Poem of the Week: Ruins
A work by Harry Clifton
Poet Harry Clifton. Photograph: Alan Betson/The Irish Times
A thought of that late death
Took all my heart for speech
My generation, dropping like flies –
At least in Stalingrad
There were ruins, a battleground.
Here, the buildings rise,
The minds collapse. As John of God
Slides by, a halfway house
For the saint, the suicide
And the family sacrifice,
I stay in lane, in the living tide
Of windscreens and car-bonnets,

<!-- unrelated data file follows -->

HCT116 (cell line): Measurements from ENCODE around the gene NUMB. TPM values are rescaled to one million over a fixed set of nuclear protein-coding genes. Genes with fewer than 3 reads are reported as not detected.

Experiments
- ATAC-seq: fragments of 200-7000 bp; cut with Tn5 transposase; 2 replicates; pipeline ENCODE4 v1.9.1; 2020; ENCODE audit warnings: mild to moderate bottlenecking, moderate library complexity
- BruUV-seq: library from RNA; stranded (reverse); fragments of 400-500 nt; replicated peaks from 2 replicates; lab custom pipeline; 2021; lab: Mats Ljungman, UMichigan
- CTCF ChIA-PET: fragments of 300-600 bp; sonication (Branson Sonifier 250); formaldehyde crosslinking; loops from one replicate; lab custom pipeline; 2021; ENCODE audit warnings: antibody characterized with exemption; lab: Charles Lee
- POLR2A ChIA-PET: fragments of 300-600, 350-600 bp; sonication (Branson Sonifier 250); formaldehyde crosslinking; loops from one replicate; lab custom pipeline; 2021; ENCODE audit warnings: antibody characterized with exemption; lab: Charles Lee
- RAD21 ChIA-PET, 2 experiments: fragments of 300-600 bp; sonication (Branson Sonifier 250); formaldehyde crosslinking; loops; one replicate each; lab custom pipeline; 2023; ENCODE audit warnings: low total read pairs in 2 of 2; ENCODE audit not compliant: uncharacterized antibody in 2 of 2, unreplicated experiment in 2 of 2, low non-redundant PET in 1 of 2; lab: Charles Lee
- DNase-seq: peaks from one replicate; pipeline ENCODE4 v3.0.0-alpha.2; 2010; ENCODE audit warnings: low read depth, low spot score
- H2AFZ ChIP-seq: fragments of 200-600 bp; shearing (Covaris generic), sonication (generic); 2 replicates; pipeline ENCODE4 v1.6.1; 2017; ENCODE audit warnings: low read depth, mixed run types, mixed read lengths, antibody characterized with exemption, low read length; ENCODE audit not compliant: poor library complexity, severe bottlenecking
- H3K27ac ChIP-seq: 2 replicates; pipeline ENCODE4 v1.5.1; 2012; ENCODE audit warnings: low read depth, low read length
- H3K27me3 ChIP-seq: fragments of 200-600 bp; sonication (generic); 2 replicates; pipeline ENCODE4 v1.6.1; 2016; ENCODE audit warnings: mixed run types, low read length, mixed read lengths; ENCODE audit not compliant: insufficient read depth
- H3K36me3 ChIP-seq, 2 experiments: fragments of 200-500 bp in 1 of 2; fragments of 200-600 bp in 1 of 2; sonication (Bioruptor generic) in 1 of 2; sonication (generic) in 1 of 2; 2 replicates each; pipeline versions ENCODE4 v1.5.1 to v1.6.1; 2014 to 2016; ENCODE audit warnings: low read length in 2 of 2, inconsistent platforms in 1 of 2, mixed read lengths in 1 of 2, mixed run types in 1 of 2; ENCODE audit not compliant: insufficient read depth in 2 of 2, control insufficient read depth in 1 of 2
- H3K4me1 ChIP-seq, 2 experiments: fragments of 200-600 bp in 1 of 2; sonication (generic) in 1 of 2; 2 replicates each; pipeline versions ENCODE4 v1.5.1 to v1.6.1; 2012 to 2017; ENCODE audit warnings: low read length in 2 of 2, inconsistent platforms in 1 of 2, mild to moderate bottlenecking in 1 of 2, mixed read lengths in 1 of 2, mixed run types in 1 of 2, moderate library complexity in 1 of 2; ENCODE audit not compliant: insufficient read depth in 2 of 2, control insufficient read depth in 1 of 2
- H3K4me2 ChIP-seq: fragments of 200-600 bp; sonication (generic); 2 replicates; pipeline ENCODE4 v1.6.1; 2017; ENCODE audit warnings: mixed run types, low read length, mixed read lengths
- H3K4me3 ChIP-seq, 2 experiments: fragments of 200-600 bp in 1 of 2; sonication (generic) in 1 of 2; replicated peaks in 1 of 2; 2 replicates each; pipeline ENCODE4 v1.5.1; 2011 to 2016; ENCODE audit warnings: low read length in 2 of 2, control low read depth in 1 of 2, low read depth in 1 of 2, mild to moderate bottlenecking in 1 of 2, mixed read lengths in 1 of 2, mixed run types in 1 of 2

Deaf to the silent cries,
The incoming round with my name on it.
The offensive has begun.
A woman walked into the sea
Just yesterday. A man was hung,
Self-hung, from the hook of desertion
There behind suburban curtains,
Disbelieving in victory.
Anne and David, Geraldine –
Enough that I drive by
Once in a while, at the violet hour
Of medication, Gethsemane hour
For the hero, the heroine.
Let me leave you where you lie
Undecorated, even by God,
The children of a neutral state
Who went down fighting, hand to hand,
With your own shadows, self-destroyed,
Caught in the suction of the void
That let the city stand.
Today’s poem is from Harry Clifton’s recent collection, Herod’s Dispensations (Bloodaxe)